Hospitalizations Increasing Due To Delayed Medical Care

Delaying medical care has become a significant issue since the start of the COVID pandemic. The Kaiser Family Foundation recently released a study showing that 48% of Americans delayed care for a medical condition due to the pandemic.

Although the full implications of these decisions are not yet clear, Ashley Minaei, Program Manager for the Heart Disease and Stroke Prevention Program at the Dept. of Health and Social Services (DHSS), says they are seeing an increase in hospitalizations for chronic conditions.

The concern there is people aren’t getting screened, they’re not getting diagnosed, which means that they’re waiting until things advance to a more kind of critical stage before they’re getting [a] diagnosis and treatment.

Alongside the increase in hospitalizations, Dr. Anne Zink, Alaska’s Chief Medical Officer, says there has been an increased mortality rate among individuals with specific conditions.

We did see an increase in mortality from neoplastic diseases, cancers, as well as cardiovascular disease during 2020.

 

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Matthew Bobo, Immunization Program Manager for the State of Alaska, saw a decline in routine childhood vaccinations at the start of the pandemic but noted they have since rebounded close to pre-pandemic levels.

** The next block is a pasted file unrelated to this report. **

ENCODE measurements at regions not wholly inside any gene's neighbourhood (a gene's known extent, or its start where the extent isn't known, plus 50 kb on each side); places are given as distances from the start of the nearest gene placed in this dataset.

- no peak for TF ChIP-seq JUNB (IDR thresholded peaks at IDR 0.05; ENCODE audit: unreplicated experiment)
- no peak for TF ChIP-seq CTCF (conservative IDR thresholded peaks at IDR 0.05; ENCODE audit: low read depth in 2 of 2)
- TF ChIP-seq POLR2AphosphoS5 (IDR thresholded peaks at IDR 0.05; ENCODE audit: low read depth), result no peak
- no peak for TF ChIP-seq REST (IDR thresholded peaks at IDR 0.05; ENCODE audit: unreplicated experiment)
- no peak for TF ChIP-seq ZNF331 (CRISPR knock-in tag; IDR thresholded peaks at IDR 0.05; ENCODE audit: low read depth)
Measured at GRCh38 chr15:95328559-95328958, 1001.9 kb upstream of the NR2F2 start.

We saw a drop, kind of when the pandemic first started…and then we did see it go back up…We have pretty much stayed at our normal average in terms of immunization coverage.

Vaccination distribution systems in Alaska contributed to this rapid recovery. Bobo said distribution happens at the community level, so individuals don’t have to travel far to receive vaccinations.

The opposite happens for preventative services. Individuals often need to travel significant distances to receive care. Zink said that returning home from some areas during the peak of the pandemic could take up to six weeks due to 14-day quarantines in multiple communities along the route.

The KFF report indicated most people didn’t notice a worsening of their condition after delaying care. Minaei said people could be doing better managing their conditions at home but she also points out that many chronic conditions often go unnoticed.

Heart disease and diabetes…we call them silent killers for a reason. They kind of grew under the surface.